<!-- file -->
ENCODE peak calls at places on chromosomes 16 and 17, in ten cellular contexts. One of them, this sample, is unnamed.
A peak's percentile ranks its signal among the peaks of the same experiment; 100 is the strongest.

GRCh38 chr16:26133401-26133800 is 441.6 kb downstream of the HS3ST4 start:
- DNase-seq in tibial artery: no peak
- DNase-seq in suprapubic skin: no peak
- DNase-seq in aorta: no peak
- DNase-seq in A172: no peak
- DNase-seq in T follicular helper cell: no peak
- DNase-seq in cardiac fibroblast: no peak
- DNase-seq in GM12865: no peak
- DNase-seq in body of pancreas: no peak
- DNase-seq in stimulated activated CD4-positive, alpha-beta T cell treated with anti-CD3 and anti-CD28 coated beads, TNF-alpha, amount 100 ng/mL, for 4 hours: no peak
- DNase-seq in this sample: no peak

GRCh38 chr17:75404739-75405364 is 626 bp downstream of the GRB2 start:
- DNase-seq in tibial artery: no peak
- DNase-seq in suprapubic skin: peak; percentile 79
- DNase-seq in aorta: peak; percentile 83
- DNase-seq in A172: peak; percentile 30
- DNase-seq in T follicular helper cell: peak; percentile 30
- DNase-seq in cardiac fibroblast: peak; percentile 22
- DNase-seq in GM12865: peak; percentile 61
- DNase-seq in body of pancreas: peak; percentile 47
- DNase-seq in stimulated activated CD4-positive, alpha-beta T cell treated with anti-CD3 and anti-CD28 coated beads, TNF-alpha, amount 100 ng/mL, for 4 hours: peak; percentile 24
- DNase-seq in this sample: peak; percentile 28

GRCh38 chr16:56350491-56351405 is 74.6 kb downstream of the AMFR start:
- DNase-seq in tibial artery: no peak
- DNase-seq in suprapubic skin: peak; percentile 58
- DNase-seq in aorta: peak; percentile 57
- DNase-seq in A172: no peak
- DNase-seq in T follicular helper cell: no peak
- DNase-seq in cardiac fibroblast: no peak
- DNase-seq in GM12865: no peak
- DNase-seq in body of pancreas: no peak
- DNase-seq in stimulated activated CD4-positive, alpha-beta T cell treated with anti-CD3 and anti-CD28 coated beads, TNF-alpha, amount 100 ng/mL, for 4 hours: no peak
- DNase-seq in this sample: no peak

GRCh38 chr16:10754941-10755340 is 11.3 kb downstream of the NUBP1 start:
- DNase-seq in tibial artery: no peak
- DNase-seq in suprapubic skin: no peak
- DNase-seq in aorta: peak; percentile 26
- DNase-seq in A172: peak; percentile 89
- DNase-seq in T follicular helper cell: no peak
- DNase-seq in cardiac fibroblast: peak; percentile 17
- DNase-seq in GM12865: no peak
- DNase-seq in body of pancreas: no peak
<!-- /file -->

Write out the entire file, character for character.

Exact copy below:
ENCODE peak calls at places on chromosomes 16 and 17, in ten cellular contexts. One of them, this sample, is unnamed.
A peak's percentile ranks its signal among the peaks of the same experiment; 100 is the strongest.

GRCh38 chr16:26133401-26133800 is 441.6 kb downstream of the HS3ST4 start:
- DNase-seq in tibial artery: no peak
- DNase-seq in suprapubic skin: no peak
- DNase-seq in aorta: no peak
- DNase-seq in A172: no peak
- DNase-seq in T follicular helper cell: no peak
- DNase-seq in cardiac fibroblast: no peak
- DNase-seq in GM12865: no peak
- DNase-seq in body of pancreas: no peak
- DNase-seq in stimulated activated CD4-positive, alpha-beta T cell treated with anti-CD3 and anti-CD28 coated beads, TNF-alpha, amount 100 ng/mL, for 4 hours: no peak
- DNase-seq in this sample: no peak

GRCh38 chr17:75404739-75405364 is 626 bp downstream of the GRB2 start:
- DNase-seq in tibial artery: no peak
- DNase-seq in suprapubic skin: peak; percentile 79
- DNase-seq in aorta: peak; percentile 83
- DNase-seq in A172: peak; percentile 30
- DNase-seq in T follicular helper cell: peak; percentile 30
- DNase-seq in cardiac fibroblast: peak; percentile 22
- DNase-seq in GM12865: peak; percentile 61
- DNase-seq in body of pancreas: peak; percentile 47
- DNase-seq in stimulated activated CD4-positive, alpha-beta T cell treated with anti-CD3 and anti-CD28 coated beads, TNF-alpha, amount 100 ng/mL, for 4 hours: peak; percentile 24
- DNase-seq in this sample: peak; percentile 28

GRCh38 chr16:56350491-56351405 is 74.6 kb downstream of the AMFR start:
- DNase-seq in tibial artery: no peak
- DNase-seq in suprapubic skin: peak; percentile 58
- DNase-seq in aorta: peak; percentile 57
- DNase-seq in A172: no peak
- DNase-seq in T follicular helper cell: no peak
- DNase-seq in cardiac fibroblast: no peak
- DNase-seq in GM12865: no peak
- DNase-seq in body of pancreas: no peak
- DNase-seq in stimulated activated CD4-positive, alpha-beta T cell treated with anti-CD3 and anti-CD28 coated beads, TNF-alpha, amount 100 ng/mL, for 4 hours: no peak
- DNase-seq in this sample: no peak

GRCh38 chr16:10754941-10755340 is 11.3 kb downstream of the NUBP1 start:
- DNase-seq in tibial artery: no peak
- DNase-seq in suprapubic skin: no peak
- DNase-seq in aorta: peak; percentile 26
- DNase-seq in A172: peak; percentile 89
- DNase-seq in T follicular helper cell: no peak
- DNase-seq in cardiac fibroblast: peak; percentile 17
- DNase-seq in GM12865: no peak
- DNase-seq in body of pancreas: no peak